Friday, December 30, 2011

Cute Baby Photos Can Help Recover Lost Wallets


Strangers are more likely to return lost wallets containing photos of cute babies, according to British researchers. The scientists sprinkled 240 wallets across Edinburgh last year with pictures of either a smiling baby, a puppy, a "happy family," or a "contended elderly couple." It turns out nobody cares about your pooch, retired parents, or smugly superior family life. But that cute wittle baby? Apparently it triggers a "compassionate instinct towards vulnerable infants that people have evolved to ensure the survival of future generations." Finally, an everyday use for evolution!

When faced with the photograph of the baby people were far more likely to send the wallet back, the study found. In fact, only one in ten were hearthearted enough not to do so. With no picture to tug at the emotions, just one in seven were sent back.
According to Dr Wiseman the result reflects a compassionate instinct towards vulnerable infants that people have evolved to ensure the survival of future generations. "The baby kicked off a caring feeling in people, which is not surprising from an evolutionary perspective," he said.
Scientists argue that it would be difficult to genetically code for feeling empathy exclusively towards your own child and much easier to code for feeling empathy towards all children. If you find a baby alone, there is a good chance it belongs to you, making it an effective evolutionary trait, said Dr Wiseman.

Wednesday, November 16, 2011

Cheryl Murphy: Learning the Look of Love

According to Rubin, normally two people in conversation give each other eye contact anywhere from 30-60% of the time but couples who are in love look at each other 75% of the time during conversation and are slower to break their look away from each other when interrupted.

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Learning the Look of Love: That Sly “Come Hither” Stare

By Cheryl Murphy | October 17, 2011
While it might not be witchcraft, the formula for ‘love at first sight’ remains a mystery. However, if you pop the following ingredients into a kettle: large pupils, long glances, and a lovely, attentive smile, you may not have concocted a bona fide love potion but your witch’s brew could contain some insight into the laws of attraction.
Being an optometrist and all around eye aficionado, I have a deep interest in the connection between the eyes and love. After reviewing many decades of literature and research, I have picked out a few studies that I think help us to understand how love affects our eyes and how our eyes can affect the level of attraction and love we feel for someone else. Let’s start off this “Learning The Look of Love” series by first exploring love and eye contact.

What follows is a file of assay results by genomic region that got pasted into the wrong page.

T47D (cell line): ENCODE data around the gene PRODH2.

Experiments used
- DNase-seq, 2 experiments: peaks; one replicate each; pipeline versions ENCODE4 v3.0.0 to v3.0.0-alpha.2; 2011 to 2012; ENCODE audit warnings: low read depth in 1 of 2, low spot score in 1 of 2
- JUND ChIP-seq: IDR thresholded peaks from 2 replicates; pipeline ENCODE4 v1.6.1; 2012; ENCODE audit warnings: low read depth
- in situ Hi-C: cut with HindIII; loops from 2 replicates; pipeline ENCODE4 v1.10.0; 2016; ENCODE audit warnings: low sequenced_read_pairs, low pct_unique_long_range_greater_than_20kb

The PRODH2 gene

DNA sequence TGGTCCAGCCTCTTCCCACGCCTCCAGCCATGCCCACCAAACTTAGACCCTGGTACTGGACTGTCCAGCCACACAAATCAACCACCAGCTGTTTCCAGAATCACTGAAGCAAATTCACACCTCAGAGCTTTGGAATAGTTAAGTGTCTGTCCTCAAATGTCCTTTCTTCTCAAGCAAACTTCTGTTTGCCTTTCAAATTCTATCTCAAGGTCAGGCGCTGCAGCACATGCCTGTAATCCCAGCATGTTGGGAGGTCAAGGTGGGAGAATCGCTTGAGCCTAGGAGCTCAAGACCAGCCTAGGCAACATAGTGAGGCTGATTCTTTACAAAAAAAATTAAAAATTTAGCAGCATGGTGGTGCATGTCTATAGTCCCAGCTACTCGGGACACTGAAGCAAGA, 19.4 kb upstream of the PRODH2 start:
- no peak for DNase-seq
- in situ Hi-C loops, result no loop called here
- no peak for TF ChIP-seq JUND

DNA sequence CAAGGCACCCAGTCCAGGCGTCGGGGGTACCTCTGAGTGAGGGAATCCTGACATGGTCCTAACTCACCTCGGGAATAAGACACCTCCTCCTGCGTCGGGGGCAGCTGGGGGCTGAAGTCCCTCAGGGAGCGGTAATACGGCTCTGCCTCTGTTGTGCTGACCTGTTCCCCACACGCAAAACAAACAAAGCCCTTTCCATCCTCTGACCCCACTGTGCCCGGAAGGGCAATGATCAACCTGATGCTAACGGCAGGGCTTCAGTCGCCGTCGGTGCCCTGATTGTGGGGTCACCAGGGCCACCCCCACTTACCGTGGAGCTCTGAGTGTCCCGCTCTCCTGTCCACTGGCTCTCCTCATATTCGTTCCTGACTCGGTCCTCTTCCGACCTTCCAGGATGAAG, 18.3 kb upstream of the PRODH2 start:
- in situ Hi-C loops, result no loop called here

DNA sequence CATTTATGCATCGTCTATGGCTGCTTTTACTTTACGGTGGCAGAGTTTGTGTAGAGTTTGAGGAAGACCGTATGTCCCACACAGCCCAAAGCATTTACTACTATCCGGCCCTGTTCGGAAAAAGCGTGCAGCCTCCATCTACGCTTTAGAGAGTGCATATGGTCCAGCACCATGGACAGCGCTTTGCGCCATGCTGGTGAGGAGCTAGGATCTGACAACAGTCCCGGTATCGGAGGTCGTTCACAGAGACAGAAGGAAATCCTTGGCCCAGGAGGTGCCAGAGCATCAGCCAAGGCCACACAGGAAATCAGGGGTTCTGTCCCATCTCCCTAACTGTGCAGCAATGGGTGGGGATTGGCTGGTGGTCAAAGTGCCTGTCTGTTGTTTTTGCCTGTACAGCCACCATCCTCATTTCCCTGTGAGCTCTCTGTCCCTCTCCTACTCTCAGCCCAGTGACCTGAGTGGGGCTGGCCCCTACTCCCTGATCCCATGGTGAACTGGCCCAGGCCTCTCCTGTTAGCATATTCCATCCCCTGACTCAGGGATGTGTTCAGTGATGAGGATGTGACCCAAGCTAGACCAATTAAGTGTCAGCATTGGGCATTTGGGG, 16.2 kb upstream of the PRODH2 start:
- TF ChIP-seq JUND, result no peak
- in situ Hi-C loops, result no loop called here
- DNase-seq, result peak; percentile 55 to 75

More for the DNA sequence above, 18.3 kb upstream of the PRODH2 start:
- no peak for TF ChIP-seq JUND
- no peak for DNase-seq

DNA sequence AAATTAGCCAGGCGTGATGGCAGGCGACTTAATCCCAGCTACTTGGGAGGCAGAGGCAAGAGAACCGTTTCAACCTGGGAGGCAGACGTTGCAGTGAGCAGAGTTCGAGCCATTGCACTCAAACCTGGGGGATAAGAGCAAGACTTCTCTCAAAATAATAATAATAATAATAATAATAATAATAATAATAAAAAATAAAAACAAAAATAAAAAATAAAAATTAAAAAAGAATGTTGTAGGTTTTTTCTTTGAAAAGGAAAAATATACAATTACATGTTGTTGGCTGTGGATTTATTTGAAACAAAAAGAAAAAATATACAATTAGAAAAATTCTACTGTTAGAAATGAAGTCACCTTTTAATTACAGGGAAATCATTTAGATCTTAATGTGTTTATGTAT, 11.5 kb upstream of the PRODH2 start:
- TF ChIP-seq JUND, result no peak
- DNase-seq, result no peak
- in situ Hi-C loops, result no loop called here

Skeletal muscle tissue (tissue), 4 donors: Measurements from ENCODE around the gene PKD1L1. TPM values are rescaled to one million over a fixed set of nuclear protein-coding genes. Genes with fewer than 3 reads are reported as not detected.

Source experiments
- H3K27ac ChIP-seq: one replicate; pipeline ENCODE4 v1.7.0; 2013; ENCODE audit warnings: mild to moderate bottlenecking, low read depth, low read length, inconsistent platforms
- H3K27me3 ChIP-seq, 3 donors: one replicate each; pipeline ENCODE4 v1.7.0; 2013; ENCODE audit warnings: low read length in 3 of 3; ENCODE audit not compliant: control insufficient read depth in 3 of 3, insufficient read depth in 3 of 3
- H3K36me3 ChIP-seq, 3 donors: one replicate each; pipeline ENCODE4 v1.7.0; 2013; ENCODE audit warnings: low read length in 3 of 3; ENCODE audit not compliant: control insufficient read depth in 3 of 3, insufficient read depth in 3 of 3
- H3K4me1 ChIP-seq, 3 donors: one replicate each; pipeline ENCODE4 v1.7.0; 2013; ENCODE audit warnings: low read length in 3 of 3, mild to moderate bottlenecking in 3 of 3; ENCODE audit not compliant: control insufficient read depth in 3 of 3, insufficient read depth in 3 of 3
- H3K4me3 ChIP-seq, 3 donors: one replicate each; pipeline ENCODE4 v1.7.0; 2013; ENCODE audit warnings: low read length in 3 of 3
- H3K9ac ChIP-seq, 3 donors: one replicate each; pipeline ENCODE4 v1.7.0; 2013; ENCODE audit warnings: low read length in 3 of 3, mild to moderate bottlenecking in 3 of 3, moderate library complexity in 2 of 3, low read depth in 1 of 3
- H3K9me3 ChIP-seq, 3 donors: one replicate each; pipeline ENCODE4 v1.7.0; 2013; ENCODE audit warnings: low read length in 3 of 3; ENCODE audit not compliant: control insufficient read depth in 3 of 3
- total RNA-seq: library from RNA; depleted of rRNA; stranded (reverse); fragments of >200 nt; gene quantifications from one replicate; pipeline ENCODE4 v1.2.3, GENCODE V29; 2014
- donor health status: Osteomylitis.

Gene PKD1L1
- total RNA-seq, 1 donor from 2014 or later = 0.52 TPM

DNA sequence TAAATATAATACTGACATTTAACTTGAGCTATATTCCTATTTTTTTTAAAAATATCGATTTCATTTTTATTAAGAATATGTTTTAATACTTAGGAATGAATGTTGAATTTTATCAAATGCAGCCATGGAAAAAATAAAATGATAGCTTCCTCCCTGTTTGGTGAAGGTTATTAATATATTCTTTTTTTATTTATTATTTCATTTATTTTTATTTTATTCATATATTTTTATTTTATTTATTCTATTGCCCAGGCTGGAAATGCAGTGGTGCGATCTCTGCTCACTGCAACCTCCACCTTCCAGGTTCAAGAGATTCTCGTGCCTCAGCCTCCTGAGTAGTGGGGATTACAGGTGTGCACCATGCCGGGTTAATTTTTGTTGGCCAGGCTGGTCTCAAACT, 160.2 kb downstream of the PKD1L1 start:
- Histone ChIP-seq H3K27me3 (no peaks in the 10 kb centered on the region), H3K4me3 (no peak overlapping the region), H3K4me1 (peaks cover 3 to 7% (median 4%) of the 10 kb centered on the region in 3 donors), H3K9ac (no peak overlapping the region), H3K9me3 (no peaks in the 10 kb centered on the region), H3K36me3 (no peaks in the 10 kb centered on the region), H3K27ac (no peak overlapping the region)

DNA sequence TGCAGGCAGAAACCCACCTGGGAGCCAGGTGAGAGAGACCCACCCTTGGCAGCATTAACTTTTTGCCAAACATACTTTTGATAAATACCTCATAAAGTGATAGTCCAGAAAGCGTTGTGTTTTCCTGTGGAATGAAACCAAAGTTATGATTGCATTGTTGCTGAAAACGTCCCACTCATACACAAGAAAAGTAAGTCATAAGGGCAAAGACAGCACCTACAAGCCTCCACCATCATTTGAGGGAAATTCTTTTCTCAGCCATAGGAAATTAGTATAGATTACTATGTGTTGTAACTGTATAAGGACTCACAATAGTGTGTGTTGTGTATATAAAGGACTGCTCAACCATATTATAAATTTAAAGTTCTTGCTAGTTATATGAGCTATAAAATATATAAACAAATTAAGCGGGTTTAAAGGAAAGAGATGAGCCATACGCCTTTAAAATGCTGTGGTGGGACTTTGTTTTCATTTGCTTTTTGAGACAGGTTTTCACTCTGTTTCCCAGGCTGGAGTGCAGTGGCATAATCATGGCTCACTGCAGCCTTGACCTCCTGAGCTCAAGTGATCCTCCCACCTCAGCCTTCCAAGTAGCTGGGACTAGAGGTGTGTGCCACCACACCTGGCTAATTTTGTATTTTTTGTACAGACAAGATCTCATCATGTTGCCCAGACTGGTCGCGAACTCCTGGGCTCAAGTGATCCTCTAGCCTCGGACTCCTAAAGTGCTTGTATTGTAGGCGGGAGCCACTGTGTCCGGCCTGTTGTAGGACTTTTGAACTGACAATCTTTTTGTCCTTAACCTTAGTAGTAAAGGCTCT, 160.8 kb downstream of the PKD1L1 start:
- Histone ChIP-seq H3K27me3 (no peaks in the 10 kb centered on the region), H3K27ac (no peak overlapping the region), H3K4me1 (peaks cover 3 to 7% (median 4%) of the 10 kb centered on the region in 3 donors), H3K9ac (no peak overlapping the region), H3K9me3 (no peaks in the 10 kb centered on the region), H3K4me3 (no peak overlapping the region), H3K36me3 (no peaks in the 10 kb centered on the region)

Part One: That Sly ‘Come Hither’ Stare
Let’s pretend it’s Friday night, you’re in a bar and you are people watching. It’s dim in here but what do you see? You may see strangers exchanging glances with each other from across the crowded room. Once their eyes meet if eye contact is established and a look is held, the game of love has begun. A man peers around the room and becomes suddenly intrigued by a woman returning his glance. The glance turns into a gaze. He initially found her beautiful but now the magnetism of her prolonged eye contact has amplified her attractiveness.
Like the man in the bar, we do perceive people as more attractive when they are engaged in eye contact with us and when they shift their direction of gaze towards us as confirmed in experiments performed by Mason et al in 2005. This directed gaze apparently signals their interest and the fact that they find us interesting makes them even more appealing to us. In other words, if someone who you find attractive locks eyes with you, they automatically go up a notch on your love barometer.

Ben Milne: This 28-Year-Old's Startup Is Moving $350 Million And Wants To Completely Kill Credit Cards


There's a tiny 12-person startup churning out of Des Moines, Iowa.
Dwolla was founded by 28-year-old Ben Milne; it's an innovative online payment system that sidesteps credit cards completely.
Milne has no finance background yet his little operation is moving between $30 and $50 million per month; it's on track to move more than $350 million in the next year.
Unlike PayPal, Dwolla doesn't take a percentage of the transaction. It only asks for $0.25  whether it's moving $1 or $1,000.
We interviewed Milne about how he is building a credit card killer and Square rival from the middle of the nation where VCs and press are scarce.
BI: We hear you're making credit card companies angry. How are you doing that?
Ben Milne: Ultimately we're trying to build the next Visa, not the next PayPal.  We're building a human network based on how we think the future of payments will work. The current model needs to be blown up. 
Dwolla started out of my old company.  I owned a speaker manufacturing company and we sold everything directly through a website.  I got really obsessed with interchange fees and how not to pay them.  Every time a merchant gets paid with a credit card they have to give up a percentage.  In my case, I was losing $55,000 a year to credit card companies.  I felt like they were stealing from me -- I was getting paid and somebody was taking money out of my pocket. 
So I thought, how do I get paid through a website without paying credit card fees?  We pitched a bank, and amazingly enough they said, "We'll give it a shot."
That was three years ago, so we've been working on the project for a really long time. In December of last year we figured out how to legally do what we do.